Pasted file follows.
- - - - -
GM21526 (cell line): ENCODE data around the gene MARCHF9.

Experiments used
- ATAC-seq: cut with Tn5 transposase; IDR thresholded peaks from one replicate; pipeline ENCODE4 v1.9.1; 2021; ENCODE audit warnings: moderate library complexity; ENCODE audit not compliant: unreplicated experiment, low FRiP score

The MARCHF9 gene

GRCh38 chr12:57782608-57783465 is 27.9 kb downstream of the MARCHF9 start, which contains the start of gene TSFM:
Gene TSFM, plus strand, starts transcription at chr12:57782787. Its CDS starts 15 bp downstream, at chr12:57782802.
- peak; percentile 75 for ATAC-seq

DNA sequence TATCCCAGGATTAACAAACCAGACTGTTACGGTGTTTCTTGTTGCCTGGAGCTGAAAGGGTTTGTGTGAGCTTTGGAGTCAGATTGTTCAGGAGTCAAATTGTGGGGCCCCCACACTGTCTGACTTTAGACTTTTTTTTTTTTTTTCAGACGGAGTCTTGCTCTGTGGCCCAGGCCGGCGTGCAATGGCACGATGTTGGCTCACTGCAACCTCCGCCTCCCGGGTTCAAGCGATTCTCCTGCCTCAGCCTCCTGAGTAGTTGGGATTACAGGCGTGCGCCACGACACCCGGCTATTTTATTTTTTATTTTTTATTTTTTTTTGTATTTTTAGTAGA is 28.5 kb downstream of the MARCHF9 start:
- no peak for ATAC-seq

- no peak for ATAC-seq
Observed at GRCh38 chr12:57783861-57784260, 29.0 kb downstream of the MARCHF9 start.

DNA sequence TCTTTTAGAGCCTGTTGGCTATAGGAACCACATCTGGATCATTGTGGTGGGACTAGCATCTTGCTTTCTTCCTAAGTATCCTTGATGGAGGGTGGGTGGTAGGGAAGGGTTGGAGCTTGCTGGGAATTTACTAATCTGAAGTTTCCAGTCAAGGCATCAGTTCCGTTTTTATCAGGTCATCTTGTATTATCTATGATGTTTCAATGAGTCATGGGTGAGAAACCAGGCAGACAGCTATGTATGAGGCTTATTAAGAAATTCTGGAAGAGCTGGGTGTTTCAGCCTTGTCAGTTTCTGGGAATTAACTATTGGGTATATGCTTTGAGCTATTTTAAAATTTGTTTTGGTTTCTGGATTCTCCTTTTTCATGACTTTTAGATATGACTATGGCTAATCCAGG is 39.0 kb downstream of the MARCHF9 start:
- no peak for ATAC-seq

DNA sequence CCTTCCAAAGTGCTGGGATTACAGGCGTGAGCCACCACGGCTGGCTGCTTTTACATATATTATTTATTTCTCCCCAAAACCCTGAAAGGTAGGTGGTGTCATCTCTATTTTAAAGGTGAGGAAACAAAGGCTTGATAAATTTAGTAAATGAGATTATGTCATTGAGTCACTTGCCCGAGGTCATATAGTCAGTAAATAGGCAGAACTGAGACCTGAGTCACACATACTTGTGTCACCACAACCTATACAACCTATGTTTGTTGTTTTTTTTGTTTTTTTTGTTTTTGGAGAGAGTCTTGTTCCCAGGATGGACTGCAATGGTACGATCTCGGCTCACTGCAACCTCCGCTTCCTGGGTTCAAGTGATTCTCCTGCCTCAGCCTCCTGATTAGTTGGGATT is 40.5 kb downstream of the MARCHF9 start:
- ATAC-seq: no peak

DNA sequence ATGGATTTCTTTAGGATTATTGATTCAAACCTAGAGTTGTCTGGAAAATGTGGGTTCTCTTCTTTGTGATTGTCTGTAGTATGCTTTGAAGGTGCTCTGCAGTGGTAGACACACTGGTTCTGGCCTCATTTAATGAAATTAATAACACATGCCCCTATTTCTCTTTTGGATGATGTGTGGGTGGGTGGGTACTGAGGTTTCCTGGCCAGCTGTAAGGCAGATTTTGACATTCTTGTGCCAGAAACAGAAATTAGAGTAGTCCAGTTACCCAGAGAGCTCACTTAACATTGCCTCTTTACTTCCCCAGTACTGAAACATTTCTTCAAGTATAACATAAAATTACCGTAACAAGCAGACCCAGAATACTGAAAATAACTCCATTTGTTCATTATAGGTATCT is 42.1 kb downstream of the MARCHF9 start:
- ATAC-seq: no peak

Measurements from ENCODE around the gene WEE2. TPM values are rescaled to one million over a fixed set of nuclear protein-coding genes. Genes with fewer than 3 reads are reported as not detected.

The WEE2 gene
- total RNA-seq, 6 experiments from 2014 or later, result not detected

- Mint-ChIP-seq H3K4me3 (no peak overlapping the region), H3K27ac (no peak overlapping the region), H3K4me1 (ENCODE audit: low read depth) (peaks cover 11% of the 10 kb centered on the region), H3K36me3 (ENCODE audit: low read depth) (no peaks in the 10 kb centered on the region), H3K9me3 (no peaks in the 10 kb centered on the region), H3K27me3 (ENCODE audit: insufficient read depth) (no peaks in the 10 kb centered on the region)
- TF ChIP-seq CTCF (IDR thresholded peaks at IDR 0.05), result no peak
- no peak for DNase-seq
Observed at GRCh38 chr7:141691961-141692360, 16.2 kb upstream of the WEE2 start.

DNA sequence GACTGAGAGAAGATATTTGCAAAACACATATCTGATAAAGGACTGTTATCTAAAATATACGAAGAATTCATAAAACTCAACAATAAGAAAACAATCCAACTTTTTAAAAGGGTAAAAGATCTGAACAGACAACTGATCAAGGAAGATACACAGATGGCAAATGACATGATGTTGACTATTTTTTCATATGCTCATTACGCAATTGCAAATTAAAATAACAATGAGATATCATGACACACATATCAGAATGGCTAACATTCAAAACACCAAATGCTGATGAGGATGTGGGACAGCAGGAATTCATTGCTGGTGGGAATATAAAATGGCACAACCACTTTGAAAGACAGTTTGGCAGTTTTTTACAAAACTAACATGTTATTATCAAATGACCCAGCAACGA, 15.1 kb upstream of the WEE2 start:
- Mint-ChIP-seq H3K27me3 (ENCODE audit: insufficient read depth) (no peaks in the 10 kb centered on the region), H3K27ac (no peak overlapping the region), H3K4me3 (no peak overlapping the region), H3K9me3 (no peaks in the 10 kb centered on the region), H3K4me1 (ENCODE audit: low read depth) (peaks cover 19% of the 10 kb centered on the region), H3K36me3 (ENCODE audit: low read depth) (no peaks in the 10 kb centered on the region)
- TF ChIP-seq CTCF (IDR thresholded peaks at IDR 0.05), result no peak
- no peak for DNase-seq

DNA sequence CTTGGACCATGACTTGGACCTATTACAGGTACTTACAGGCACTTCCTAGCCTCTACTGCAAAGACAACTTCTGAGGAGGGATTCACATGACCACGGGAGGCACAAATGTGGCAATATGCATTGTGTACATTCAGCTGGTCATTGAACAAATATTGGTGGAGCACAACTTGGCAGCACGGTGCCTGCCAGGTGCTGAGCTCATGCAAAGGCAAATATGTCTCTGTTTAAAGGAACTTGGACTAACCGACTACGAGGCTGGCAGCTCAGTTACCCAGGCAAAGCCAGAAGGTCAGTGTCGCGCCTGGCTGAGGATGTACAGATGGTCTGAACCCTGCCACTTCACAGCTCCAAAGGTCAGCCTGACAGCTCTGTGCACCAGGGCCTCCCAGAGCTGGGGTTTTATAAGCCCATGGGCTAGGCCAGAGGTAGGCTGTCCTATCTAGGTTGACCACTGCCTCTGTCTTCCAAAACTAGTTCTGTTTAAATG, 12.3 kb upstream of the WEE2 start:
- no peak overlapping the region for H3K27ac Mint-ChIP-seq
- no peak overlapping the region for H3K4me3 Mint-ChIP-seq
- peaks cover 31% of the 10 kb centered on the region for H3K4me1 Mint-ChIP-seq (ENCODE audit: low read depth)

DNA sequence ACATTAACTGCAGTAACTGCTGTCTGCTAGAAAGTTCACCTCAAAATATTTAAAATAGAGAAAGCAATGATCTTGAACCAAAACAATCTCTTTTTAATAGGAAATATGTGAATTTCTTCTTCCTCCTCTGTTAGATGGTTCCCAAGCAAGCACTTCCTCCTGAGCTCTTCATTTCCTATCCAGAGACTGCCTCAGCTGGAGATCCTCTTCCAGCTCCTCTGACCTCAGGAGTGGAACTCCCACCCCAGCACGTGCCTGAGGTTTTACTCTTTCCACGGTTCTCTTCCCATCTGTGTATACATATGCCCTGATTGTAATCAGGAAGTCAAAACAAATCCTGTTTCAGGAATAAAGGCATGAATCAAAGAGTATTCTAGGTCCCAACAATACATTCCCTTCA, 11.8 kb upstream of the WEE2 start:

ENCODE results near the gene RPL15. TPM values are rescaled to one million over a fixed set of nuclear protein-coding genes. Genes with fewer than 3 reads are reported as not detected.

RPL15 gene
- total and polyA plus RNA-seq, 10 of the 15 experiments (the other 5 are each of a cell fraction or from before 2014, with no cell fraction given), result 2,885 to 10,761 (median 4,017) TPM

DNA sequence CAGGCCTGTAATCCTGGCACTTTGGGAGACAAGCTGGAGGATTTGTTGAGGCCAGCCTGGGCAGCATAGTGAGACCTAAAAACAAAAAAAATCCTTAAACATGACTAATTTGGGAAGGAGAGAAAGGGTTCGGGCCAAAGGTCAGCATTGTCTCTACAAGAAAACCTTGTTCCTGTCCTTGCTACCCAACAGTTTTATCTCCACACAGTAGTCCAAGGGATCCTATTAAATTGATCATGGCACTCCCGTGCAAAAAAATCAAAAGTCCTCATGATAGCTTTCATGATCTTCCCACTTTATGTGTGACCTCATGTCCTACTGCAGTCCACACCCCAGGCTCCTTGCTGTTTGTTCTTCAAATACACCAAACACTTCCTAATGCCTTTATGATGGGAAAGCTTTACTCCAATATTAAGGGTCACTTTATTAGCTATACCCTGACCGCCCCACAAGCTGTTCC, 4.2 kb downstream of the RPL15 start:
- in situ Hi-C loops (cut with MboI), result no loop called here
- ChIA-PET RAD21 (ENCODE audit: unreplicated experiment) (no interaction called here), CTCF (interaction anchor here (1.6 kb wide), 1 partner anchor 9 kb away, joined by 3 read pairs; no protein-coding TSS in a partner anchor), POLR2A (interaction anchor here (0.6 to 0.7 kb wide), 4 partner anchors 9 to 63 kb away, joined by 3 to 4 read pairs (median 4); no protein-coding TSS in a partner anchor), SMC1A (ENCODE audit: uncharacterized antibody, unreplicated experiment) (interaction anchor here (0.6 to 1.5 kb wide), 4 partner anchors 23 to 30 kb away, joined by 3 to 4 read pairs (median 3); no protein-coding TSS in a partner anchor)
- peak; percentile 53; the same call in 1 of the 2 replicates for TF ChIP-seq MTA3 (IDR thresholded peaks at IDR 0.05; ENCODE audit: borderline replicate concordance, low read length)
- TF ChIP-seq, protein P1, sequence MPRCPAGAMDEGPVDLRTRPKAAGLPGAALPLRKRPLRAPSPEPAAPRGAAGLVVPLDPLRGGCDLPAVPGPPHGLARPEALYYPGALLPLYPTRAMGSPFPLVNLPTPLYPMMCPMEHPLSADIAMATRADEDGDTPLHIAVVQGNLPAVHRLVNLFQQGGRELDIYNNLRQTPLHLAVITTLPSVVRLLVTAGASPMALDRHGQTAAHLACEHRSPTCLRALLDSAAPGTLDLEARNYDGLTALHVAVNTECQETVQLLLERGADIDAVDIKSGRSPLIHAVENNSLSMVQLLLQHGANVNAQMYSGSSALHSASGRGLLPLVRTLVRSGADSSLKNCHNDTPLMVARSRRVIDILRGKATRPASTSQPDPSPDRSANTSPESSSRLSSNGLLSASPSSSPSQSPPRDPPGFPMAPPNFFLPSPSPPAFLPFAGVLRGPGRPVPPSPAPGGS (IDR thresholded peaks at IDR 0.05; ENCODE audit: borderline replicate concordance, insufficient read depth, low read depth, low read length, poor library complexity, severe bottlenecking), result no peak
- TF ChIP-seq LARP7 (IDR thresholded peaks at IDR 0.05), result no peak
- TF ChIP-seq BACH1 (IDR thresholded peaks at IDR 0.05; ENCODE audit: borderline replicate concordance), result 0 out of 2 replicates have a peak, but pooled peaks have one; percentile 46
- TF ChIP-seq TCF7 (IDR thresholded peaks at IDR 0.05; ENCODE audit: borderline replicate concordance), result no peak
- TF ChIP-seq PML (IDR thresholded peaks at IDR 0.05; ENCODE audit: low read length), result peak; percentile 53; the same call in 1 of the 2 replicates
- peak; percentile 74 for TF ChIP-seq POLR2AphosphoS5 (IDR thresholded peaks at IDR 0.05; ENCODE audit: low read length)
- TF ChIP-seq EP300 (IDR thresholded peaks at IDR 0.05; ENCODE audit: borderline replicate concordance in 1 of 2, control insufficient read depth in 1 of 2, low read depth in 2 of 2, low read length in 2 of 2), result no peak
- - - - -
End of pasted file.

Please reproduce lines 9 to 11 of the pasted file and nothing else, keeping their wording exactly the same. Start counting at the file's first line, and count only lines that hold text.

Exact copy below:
- no peak for ATAC-seq

- no peak for ATAC-seq
Observed at GRCh38 chr12:57783861-57784260, 29.0 kb downstream of the MARCHF9 start.